a substantially flared base for resisting cantilever forces removably attached to the socket at an insertion tool fitting; and
a ball, adjustably attached to a post of the flared base;
wherein the socket can attach to an acetabulum or glenoid fossa.
14. The reverse joint replacement socket of claim 13, further comprising screw holes.
15. The reverse joint replacement socket of claim 14, wherein the flared base is held in place by tabs positioned in the screw holes.
16. The reverse joint replacement socket of claim 13, wherein the socket comprises an opening of about 150 degrees to about 180 degrees.
17. The reverse joint replacement socket of claim 13, wherein the ball is attached in a substantially centered position at the deepest portion of the socket.
18. The reverse joint replacement socket of claim 13, wherein the ball is attached in a substantially centered position and centered in height between the base and opening of the socket.
19. The reverse joint replacement socket of claim 13, wherein the base matches the curvature of the socket.
US13448906 2011-04-21 2012-04-17 Reverse joint replacement device and methods thereof Active US8747481B2 (en)

Priority Applications (2)

Application Number Priority Date Filing Date Title
US201161477710 true 2011-04-21 2011-04-21
US13448906 US8747481B2 (en) 2011-04-21 2012-04-17 Reverse joint replacement device and methods thereof

Applications Claiming Priority (2)

Application Number Priority Date Filing Date Title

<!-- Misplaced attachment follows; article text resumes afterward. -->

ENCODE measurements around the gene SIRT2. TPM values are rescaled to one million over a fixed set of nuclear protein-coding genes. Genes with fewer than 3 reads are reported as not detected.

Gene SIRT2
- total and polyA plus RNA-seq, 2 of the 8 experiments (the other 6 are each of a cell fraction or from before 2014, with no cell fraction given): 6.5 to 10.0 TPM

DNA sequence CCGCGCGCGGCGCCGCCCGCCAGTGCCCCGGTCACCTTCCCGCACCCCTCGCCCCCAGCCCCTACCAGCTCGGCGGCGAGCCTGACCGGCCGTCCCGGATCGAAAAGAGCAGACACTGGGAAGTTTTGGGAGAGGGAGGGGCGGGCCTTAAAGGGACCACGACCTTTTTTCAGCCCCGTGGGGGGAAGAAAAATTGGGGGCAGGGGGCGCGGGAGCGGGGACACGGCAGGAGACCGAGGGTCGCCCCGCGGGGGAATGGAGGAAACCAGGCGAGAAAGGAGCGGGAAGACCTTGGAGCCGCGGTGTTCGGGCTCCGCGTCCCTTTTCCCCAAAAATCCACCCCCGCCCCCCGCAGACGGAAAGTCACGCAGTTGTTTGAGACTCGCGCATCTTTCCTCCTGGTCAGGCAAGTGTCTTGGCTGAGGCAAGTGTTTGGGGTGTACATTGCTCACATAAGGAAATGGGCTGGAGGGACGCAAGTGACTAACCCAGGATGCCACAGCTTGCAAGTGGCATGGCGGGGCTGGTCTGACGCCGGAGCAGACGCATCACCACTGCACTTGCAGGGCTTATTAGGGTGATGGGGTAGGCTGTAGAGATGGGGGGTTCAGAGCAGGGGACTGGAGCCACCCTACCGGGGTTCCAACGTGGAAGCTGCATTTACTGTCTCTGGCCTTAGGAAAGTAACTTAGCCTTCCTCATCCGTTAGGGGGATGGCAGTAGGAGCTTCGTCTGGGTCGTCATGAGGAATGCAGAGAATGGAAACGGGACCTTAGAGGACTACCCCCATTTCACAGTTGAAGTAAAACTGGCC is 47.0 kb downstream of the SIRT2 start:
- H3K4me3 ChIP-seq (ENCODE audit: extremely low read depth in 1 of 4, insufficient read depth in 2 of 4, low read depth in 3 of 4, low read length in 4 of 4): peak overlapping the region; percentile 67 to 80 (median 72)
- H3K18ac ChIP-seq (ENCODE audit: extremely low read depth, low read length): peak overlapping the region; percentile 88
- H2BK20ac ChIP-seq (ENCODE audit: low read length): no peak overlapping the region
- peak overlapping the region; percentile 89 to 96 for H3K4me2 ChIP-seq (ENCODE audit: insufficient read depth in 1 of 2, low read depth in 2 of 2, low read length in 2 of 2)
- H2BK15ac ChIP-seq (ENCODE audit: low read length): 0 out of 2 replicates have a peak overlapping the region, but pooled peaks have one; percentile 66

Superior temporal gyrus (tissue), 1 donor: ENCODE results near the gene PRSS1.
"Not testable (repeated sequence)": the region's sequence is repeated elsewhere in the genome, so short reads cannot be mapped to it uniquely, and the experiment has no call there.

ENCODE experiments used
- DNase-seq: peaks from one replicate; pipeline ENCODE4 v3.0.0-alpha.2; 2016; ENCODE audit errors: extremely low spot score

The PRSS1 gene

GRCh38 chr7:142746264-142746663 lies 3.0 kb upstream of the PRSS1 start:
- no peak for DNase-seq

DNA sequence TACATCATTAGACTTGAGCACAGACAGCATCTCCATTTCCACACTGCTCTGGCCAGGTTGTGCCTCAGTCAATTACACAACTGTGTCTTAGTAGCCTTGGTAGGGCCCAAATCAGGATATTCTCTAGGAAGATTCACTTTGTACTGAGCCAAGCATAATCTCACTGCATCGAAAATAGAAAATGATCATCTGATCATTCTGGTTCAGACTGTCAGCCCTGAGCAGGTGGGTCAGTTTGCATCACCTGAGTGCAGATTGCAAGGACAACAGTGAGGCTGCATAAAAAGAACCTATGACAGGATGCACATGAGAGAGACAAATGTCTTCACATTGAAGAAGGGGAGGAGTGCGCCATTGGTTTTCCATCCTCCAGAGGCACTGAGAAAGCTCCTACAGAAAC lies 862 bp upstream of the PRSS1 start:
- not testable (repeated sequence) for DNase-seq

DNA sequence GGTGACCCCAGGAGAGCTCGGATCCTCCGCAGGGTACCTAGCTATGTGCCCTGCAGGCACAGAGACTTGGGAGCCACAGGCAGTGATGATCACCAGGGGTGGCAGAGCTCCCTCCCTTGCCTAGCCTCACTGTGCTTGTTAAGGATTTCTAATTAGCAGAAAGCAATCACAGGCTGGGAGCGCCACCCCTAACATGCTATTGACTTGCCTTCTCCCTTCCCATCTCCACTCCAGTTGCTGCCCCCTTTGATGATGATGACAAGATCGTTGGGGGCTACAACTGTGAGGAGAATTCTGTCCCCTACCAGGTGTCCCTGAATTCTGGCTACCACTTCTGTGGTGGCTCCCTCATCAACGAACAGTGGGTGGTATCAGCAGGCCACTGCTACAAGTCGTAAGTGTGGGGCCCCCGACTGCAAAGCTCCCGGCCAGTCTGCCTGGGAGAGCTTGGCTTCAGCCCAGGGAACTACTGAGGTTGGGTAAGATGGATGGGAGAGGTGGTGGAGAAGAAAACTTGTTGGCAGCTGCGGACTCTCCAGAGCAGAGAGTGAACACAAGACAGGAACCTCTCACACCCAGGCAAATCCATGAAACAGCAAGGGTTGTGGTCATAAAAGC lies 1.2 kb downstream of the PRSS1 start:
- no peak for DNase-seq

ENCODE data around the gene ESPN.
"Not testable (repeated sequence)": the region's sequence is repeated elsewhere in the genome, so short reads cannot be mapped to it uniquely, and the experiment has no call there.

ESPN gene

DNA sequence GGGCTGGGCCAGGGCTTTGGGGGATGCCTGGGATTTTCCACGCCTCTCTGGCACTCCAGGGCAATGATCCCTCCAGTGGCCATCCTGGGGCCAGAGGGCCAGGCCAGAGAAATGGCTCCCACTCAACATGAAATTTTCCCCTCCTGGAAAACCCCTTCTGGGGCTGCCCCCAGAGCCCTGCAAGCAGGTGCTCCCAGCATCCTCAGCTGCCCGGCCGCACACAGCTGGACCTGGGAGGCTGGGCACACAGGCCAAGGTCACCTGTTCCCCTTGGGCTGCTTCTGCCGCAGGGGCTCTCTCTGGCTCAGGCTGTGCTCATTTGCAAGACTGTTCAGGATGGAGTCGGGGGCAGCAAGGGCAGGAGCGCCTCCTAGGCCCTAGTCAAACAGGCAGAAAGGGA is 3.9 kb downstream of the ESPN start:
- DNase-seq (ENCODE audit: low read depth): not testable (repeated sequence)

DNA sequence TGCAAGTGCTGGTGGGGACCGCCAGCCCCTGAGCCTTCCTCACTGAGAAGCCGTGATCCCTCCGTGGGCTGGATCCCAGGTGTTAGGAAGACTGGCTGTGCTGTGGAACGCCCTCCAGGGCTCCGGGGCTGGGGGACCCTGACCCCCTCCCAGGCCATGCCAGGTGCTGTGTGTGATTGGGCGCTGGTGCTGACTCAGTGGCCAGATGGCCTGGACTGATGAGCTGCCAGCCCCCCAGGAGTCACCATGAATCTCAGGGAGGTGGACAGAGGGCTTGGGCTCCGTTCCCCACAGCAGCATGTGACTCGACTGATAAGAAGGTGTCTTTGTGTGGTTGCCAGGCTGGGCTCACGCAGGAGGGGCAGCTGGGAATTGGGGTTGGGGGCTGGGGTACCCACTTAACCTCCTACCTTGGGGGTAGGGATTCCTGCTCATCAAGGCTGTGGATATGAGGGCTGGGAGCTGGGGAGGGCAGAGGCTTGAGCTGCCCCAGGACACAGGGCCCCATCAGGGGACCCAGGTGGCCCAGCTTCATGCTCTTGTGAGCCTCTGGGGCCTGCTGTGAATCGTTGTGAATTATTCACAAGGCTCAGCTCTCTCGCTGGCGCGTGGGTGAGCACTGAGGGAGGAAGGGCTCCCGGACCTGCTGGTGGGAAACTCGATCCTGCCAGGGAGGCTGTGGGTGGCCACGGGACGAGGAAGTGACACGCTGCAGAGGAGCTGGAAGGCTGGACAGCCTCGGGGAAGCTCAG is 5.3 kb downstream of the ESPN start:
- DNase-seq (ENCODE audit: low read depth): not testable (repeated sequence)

US13448906 US8747481B2 (en) 2011-04-21 2012-04-17 Reverse joint replacement device and methods thereof
US14264258 US9320607B2 (en) 2011-04-21 2014-04-29 Reverse joint replacement device and methods thereof

Related Child Applications (1)

Application Number Title Priority Date Filing Date
US14264258 Continuation US9320607B2 (en) 2011-04-21 2014-04-29 Reverse joint replacement device and methods thereof

Publications (2)

Publication Number Publication Date
US20120271425A1 true US20120271425A1 (en) 2012-10-25
US8747481B2 true US8747481B2 (en) 2014-06-10

Family

ID=47021936

Family Applications (2)

Application Number Title Priority Date Filing Date
US13448906 Active US8747481B2 (en) 2011-04-21 2012-04-17 Reverse joint replacement device and methods thereof
US14264258 Active 2032-06-01 US9320607B2 (en) 2011-04-21 2014-04-29 Reverse joint replacement device and methods thereof

Family Applications After (1)

Application Number Title Priority Date Filing Date